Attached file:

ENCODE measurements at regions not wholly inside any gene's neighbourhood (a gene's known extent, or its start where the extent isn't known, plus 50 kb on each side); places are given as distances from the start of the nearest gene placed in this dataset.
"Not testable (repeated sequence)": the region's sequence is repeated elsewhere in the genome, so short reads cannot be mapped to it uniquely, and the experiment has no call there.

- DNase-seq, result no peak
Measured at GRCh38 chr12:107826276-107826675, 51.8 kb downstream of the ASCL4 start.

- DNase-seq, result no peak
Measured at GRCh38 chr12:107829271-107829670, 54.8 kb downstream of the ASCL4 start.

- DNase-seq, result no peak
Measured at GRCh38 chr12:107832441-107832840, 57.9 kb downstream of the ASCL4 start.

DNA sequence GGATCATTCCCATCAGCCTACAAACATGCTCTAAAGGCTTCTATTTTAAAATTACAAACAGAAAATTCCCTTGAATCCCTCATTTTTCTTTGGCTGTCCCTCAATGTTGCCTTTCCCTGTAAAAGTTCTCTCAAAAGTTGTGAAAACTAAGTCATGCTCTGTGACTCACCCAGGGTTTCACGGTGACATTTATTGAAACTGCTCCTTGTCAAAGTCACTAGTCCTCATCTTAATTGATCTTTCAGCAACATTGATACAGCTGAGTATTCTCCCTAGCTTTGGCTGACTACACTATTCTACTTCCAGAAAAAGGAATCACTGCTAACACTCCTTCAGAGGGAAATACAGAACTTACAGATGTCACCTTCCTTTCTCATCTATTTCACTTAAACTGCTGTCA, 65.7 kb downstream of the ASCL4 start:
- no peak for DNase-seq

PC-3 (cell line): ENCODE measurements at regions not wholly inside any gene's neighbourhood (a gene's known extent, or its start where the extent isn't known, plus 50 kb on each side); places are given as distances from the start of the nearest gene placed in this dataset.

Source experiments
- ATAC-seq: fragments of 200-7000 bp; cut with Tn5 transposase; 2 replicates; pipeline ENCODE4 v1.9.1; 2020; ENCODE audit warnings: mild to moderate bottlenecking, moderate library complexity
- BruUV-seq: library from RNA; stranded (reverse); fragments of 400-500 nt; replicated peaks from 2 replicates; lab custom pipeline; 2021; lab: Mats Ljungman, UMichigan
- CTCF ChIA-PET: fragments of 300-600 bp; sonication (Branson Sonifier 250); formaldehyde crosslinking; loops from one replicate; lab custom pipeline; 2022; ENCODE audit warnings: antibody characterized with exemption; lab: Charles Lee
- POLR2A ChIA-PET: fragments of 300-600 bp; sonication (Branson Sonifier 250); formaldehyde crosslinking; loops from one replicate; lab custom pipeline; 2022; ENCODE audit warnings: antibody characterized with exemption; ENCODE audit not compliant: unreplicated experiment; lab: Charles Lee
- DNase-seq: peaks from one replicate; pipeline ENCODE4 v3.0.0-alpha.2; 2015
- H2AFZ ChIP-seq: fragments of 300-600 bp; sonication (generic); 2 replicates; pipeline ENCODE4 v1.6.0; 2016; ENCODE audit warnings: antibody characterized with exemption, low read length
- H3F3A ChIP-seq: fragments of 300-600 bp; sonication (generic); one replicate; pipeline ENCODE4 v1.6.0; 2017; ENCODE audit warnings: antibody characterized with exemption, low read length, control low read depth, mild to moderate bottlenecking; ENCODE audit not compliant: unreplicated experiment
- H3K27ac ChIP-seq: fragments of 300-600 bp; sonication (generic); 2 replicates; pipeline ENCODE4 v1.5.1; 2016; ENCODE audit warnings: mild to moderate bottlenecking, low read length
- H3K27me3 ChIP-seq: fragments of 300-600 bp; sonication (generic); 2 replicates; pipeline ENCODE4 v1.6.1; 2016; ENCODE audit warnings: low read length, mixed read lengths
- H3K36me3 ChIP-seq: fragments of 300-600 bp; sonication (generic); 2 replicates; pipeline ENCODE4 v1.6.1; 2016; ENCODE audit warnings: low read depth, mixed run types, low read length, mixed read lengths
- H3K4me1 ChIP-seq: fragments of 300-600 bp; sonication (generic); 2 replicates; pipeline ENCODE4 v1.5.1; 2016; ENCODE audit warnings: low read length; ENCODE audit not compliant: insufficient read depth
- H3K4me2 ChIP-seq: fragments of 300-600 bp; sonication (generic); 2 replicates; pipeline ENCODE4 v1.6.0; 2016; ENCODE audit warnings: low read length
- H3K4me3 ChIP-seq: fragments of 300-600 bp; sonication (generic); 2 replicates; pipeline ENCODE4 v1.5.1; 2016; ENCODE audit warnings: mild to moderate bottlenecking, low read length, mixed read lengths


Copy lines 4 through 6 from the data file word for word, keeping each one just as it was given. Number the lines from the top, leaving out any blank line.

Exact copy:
Measured at GRCh38 chr12:107826276-107826675, 51.8 kb downstream of the ASCL4 start.

- DNase-seq, result no peak
Measured at GRCh38 chr12:107829271-107829670, 54.8 kb downstream of the ASCL4 start.